The Con Men: A History of Financial Crime and the Lessons that you can Learn by Leo Gough
Publisher: FT Publishing International
ISBN- 13: 978-0273751342
In contrast to just a few years ago, actuaries, especially those who are executive or non-executive directors, receive an increasing volume of compliance information, and those involved in financial institutions have a significant amount relating to financial crime.
I was pleased to review a book on this subject, particularly one written in a light-hearted way as opposed to the mass of far less entertaining compliance information.
This book is based around a series of high-profile cases. However, more background is provided to give an insight into the reasons for the failures and what crucial evidence was available within the public domain before these failures came to light. The topics range from the South Sea Bubble to the still ongoing enquiry into alleged LIBOR rigging.
The aim is to provide the readers with sufficient data to understand the issues relating to past examples of fraud, and make us aware of the salient features and the telltale signs to look for. This will help to spot future fraud before it becomes serious and apparent within the public domain.
The conclusion of the book inevitably lays much of the blame at the door of the poor regulators, in all countries. It must be remembered they usually have meagre resources. However, they tread a fine line between encouraging and controlling entrepreneurship, so perhaps they should be more consistent in their regulation rather than swinging between a strict and rigid regime. The regulators should also listen to those in the market as this could set alarm bells ringing at a far earlier stage. It is a little unfair to blame the regulators alone, however, as it is primarily up to the investors to perform their own due diligence.
Company directors are not heavily mentioned in the book, although they do have corporate responsibility for dealing with fraud. As actuaries, we have the necessary skills to look for these warning signs, and with the increasing focus on the responsibility of directors, must ensure we have our say and do not look the other way, especially when there might be business reasons, and opportunities for increased profit by doing so. However, directors are passed considerable amounts of compliance data and they must be able to spot the important issues. This role is no longer an easy one.
The examples provided within the book are wide-ranging. Some fraudulent exercises are fully premeditated and their financial returns could not possibly come to fruition without it. Naïve - and sometimes sophisticated - investors often invest their funds too easily with very little due diligence or an appropriate examination for the evidence of fraud. These might include Ponzi schemes where the promised returns clearly cannot be realised, and the only way for their continuance is for new investors to provide the funding to produce the returns for past investors. Their only hope is that future investors continue to be naïve enough to do the same. And so the cycle continues. Once the house of cards inevitably falls down, those within the scheme lose out completely.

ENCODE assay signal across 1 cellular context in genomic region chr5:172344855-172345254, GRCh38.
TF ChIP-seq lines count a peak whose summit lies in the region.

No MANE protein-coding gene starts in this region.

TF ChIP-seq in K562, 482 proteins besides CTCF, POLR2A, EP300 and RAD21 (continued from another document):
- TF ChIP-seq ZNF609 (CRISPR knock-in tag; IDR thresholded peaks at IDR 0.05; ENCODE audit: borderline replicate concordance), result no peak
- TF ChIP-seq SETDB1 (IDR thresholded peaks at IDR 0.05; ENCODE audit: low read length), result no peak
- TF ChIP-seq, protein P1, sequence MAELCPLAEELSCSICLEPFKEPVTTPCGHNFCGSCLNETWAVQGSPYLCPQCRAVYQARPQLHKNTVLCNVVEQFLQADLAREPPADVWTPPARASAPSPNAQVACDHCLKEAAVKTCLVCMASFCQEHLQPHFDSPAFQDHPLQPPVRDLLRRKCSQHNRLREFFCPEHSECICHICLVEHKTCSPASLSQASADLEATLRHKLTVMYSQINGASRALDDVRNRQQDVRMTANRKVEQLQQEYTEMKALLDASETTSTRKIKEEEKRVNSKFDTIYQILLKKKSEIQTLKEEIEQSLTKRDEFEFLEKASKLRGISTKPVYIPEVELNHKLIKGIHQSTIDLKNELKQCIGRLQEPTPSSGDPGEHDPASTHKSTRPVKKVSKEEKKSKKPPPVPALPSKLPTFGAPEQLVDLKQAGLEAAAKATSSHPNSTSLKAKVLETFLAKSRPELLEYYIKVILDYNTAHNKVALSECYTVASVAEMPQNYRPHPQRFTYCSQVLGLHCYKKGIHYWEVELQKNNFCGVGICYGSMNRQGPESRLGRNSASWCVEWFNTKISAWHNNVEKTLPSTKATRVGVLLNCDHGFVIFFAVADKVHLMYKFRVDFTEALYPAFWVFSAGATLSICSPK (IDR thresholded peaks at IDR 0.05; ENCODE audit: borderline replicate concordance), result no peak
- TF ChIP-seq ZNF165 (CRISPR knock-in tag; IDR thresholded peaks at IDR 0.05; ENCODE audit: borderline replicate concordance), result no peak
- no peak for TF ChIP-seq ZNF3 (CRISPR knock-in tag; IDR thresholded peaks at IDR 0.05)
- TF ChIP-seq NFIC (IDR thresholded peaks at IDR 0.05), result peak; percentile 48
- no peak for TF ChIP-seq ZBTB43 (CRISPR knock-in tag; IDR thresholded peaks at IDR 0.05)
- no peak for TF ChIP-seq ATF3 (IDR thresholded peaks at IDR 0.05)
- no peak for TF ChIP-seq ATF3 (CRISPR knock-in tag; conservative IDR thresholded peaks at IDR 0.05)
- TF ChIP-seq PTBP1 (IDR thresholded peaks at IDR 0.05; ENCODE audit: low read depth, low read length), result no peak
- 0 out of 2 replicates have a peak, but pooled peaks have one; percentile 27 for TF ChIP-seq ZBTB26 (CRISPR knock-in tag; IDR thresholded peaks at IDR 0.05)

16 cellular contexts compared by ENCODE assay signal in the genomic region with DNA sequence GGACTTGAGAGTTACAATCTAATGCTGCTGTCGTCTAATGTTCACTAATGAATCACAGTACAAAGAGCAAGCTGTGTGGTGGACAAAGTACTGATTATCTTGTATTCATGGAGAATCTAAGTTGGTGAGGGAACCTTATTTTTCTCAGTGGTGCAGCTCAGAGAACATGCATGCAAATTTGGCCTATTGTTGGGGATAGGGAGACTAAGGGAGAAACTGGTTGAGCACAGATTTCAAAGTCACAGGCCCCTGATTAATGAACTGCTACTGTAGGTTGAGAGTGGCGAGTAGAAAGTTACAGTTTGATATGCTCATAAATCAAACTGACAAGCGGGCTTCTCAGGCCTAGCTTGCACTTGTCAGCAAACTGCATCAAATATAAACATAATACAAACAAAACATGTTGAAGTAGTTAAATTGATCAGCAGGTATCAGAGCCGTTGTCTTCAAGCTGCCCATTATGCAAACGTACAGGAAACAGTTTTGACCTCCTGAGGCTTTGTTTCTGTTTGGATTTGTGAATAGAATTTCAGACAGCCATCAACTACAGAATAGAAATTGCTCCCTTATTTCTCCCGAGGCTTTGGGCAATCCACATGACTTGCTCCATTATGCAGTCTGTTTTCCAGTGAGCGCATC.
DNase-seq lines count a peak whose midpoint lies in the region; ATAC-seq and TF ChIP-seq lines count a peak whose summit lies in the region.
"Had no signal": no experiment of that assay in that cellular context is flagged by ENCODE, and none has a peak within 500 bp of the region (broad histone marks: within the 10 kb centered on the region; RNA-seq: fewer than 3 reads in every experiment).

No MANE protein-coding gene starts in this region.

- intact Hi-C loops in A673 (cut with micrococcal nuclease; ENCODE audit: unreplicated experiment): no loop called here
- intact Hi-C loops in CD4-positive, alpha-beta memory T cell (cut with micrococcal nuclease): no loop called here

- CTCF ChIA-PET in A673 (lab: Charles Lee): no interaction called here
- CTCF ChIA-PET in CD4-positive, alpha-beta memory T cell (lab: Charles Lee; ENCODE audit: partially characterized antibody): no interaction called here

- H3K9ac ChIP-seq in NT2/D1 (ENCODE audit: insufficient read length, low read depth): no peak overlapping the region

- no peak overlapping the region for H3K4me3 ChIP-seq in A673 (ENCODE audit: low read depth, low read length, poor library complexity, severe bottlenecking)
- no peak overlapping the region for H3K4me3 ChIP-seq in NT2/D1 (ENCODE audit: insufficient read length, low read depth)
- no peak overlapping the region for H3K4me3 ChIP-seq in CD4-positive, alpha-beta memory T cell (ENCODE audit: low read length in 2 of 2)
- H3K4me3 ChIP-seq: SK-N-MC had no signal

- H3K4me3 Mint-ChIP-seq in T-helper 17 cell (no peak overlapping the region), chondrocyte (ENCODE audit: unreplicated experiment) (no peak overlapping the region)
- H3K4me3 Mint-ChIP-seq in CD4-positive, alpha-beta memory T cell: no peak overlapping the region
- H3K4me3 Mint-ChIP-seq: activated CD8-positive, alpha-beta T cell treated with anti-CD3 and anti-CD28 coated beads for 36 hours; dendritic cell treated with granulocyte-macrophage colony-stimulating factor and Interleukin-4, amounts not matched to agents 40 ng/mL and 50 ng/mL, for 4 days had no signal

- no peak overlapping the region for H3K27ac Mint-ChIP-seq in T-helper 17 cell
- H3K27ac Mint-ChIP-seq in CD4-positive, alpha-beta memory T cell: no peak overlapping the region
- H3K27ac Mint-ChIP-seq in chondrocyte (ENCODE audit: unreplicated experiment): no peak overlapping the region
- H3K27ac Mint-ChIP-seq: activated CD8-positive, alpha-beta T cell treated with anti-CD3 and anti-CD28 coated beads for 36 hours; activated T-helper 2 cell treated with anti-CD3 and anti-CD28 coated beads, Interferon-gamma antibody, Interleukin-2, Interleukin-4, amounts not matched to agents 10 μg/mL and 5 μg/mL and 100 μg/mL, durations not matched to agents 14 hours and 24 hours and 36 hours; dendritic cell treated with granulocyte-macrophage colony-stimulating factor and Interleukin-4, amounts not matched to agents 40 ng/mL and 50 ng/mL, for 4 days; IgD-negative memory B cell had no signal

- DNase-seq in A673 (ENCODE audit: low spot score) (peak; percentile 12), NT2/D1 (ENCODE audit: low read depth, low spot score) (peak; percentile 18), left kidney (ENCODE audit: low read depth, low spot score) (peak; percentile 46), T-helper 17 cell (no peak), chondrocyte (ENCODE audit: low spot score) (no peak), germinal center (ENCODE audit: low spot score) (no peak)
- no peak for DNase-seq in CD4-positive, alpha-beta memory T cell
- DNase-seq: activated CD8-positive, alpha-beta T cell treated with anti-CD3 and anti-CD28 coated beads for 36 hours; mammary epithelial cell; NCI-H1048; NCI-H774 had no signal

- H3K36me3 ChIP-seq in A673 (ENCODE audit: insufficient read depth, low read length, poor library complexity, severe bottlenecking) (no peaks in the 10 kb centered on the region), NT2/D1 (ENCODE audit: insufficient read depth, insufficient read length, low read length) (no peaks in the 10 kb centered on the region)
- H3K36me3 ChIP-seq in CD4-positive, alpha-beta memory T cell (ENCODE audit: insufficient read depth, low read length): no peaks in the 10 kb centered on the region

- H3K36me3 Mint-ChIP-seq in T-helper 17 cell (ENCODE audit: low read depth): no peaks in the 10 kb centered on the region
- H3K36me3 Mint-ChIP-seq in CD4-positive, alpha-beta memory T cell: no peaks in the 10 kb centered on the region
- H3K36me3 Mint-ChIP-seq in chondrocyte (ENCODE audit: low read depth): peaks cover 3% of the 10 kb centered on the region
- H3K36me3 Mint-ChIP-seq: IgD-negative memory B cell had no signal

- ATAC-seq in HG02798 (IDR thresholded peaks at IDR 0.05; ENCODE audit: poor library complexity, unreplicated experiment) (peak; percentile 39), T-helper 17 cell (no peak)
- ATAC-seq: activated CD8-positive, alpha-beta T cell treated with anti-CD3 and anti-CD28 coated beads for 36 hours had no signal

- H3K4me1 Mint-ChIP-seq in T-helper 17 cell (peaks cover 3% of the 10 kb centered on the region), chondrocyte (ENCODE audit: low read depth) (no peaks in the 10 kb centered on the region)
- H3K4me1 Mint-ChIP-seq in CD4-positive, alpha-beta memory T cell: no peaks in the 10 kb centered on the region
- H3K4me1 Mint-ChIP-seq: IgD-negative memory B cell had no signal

Other fraud includes false, innovative and creative accounting, including accounting for non-existent stocks and other assets. The book explains that as accountancy standards vary considerably around the world, it is this environment that often provides the framework for fraud.
Occasionally, fraud is caused by several market participants. They collude to create a false market position from which the originators benefit at the expense of honest players in that market. Although the investigations are as yet incomplete, the alleged LIBOR rigging may well be an example of this.
Some frauds are not premeditated but occur when an initially honest business plan fails, perhaps for reasons beyond management control, and then an increasing spiral of additional risky ventures is undertaken to try to produce the original expectations. This type of fraud creeps up on the perpetrators. Past successful and respected fund managers can become undone when they see an opportunity to enhance their returns and promote their reputations.
Too many investors seem to have all, or a large proportion, of their eggs in one basket. This is where basic investment principles become an important issue. Diversification, appropriate due diligence, market information from respected sources and other 'rules' are often forgotten when greed plays its part, and a very high return is just too tempting. On many occasions the signs of fraud are there but are ignored. If an opportunity looks too good to be true, then it probably is.
History is often a good teacher. Although the past cannot be guaranteed to be an accurate guide to the future on all occasions, it cannot be ignored. I would recommend this book, perhaps for an easy and interesting summer read.
Colin Czapiewski is an independent actuarial, insurance and risk management consultant